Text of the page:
• Jokes about Doris' smoking habits are this ever since her voice actress, Doris Grau, died in 1995 from respiratory failure. A notable one is when she blows a smoke cloud of an evil figure telling her that her time is coming soon.
    • There's more than one joke at the expense of Dudley Moore and his apparent drunkenness and resemblance to his Arthur character. Two years after the show ended, he was diagnosed with progressive supranuclear palsy, a disease in the same family as Parkinson's.
  • From Duck Dodgers:
    • The episode "The Menace of Maninsuit" (first aired in 2004) had Dodgers fight the titular kaiju on the Japan-like planet of Nippono in a mecha, who eventually crashes into a nuclear power plant and comments on how it's a bad idea to have one near the ocean. The 2011 Tohoku earthquake and tsunami, along with the subsequent Fukushima nuclear disaster, show how it's a bad idea.
    • "Samurai Quack" has one gag where Dodgers carves his way through countless robots, but pulls back from striking a human because he can't get away with that with a Y7 rating (a jab at how Samurai Jack got away with plenty of violence because it was directed towards robots and not organic beings). Then Season 5 of the latter show aired, it is no longer rated Y-7, and Jack brutally slashes the throat of one of the (very human) Daughters of Aku, whom he had assumed was just another one of Aku's robotic minions.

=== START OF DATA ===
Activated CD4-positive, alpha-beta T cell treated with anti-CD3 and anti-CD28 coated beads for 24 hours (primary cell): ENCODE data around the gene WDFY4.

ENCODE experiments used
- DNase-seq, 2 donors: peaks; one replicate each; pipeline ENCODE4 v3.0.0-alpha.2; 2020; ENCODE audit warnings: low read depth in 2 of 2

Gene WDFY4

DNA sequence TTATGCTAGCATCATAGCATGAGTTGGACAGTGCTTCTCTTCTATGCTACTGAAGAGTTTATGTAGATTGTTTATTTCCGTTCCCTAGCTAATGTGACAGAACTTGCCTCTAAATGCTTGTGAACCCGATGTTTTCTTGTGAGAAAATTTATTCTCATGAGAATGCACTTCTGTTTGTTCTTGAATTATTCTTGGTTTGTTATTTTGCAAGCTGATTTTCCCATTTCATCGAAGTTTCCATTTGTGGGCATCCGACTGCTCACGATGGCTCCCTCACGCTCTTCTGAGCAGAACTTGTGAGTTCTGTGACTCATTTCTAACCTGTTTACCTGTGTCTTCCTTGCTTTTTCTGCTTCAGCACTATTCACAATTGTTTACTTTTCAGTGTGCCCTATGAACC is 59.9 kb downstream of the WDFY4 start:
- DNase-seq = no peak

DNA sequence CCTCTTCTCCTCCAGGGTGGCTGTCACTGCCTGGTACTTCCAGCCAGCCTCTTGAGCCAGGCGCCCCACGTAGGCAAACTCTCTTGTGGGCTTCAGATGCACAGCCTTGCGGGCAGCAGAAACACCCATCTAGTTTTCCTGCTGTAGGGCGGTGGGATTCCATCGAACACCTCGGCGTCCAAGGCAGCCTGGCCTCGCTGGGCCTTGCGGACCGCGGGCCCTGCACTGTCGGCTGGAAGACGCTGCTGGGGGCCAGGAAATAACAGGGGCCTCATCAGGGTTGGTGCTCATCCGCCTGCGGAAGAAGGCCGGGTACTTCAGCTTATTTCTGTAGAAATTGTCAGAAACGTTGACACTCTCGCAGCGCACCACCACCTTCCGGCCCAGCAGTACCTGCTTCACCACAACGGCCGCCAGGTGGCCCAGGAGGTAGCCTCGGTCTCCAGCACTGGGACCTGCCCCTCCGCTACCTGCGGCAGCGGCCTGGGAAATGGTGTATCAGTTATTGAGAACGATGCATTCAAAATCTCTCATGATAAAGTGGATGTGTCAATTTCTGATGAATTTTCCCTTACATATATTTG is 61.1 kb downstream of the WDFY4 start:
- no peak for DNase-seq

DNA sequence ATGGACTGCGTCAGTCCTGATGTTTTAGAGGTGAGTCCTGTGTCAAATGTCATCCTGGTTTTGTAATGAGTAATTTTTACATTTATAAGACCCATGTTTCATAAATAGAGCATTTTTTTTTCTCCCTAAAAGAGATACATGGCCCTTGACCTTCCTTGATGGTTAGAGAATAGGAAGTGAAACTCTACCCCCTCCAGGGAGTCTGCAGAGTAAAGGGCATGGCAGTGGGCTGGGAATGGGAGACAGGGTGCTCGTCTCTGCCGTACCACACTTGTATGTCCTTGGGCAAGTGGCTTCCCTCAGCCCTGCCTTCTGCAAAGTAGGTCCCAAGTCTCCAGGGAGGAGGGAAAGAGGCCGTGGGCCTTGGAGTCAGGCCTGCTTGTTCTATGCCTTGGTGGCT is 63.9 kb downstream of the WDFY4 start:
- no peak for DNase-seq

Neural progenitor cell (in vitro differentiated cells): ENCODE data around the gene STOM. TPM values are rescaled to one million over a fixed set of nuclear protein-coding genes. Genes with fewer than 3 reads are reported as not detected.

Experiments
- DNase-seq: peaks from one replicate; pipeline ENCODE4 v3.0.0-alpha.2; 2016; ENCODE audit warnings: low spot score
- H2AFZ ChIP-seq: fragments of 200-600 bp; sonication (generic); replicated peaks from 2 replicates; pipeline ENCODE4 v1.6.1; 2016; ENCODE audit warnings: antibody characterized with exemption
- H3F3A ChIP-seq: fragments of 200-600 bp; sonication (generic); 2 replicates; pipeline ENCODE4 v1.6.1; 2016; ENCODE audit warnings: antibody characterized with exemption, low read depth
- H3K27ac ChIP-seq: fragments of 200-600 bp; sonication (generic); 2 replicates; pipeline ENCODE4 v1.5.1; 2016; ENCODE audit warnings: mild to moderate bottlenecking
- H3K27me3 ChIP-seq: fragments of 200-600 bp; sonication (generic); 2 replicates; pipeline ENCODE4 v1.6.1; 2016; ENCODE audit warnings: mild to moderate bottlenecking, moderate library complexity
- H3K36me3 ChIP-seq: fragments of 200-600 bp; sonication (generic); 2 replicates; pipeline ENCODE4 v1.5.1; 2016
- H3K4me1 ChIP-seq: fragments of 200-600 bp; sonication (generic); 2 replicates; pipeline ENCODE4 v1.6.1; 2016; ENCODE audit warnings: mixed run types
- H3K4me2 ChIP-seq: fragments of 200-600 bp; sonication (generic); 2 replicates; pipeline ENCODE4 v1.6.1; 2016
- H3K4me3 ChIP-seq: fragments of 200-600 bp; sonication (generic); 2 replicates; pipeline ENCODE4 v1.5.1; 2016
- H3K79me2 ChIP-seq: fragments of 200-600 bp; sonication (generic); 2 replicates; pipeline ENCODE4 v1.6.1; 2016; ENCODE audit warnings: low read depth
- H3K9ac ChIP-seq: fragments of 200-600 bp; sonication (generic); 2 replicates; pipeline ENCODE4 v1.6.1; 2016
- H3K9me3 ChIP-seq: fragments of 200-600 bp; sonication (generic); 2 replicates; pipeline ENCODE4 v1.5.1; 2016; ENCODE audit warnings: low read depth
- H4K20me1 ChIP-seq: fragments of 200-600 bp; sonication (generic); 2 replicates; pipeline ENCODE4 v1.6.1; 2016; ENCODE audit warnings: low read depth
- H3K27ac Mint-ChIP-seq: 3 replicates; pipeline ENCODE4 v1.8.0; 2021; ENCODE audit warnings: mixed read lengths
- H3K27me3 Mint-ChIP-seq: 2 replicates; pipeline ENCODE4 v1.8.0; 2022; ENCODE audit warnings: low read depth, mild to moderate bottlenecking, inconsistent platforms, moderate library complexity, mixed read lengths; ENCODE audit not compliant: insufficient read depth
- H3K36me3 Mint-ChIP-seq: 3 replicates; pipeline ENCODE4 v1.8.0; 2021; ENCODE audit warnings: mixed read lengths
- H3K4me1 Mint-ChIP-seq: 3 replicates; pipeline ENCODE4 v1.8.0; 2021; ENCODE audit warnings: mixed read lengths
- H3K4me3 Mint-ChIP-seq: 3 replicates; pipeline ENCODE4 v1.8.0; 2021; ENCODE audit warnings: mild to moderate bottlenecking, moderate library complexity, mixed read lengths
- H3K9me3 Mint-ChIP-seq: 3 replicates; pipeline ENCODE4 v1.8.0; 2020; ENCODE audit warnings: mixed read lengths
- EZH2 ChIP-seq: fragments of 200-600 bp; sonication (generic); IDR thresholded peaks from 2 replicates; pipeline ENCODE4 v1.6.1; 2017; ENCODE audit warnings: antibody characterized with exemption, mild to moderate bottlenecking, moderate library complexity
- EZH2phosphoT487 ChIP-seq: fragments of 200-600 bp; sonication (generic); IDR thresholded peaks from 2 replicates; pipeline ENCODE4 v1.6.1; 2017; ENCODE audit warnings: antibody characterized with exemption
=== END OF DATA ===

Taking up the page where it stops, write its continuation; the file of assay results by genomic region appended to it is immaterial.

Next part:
• Likewise, Achoo's (Aku's) spoof of Darth Vader's iconic We Can Rule Together scene doesn't sound as hilarious when the 9th episode of Season 5 had shown that the daughters of Aku being the ''literal'' Daughters of him.
  • In a bad naming coincidence, the organization which the protagonists of Archer work for is named ISIS, the International Secret Intelligence Service. Among other things, they have engaged in counter-terrorism and espionage, unintentionally racking up high body counts and causing international incidents. The group is a parody of intelligence agencies, and allows the writers, usually through Lana or Mallory, to give their opinions on the fubared nature of covert geopolitics, and the horrible things that happen when said politics go wrong. Unfortunately, in early 2014, an organization known as ISIS, the Islamic State of Iraq and Syria, rose to prominence, the result of several geopolitical disasters in the Middle East. Among other things, they have engaged in terrorism and mass murder, purposefully causing an international incident and racking up a high body count. The trouble caused by the real life ISIS has led to the creators to drop the name from the sixth season onwards.